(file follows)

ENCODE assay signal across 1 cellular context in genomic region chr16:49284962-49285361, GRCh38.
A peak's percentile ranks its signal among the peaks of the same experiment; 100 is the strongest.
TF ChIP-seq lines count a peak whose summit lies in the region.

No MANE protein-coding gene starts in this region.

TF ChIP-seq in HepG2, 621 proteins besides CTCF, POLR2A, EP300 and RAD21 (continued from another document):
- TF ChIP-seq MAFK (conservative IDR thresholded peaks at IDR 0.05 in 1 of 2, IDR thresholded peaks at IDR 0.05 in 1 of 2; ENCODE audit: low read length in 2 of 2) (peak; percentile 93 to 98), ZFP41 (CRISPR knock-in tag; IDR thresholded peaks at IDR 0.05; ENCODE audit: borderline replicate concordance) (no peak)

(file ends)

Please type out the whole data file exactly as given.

ENCODE assay signal across 1 cellular context in genomic region chr16:49284962-49285361, GRCh38.
A peak's percentile ranks its signal among the peaks of the same experiment; 100 is the strongest.
TF ChIP-seq lines count a peak whose summit lies in the region.

No MANE protein-coding gene starts in this region.

TF ChIP-seq in HepG2, 621 proteins besides CTCF, POLR2A, EP300 and RAD21 (continued from another document):
- TF ChIP-seq MAFK (conservative IDR thresholded peaks at IDR 0.05 in 1 of 2, IDR thresholded peaks at IDR 0.05 in 1 of 2; ENCODE audit: low read length in 2 of 2) (peak; percentile 93 to 98), ZFP41 (CRISPR knock-in tag; IDR thresholded peaks at IDR 0.05; ENCODE audit: borderline replicate concordance) (no peak)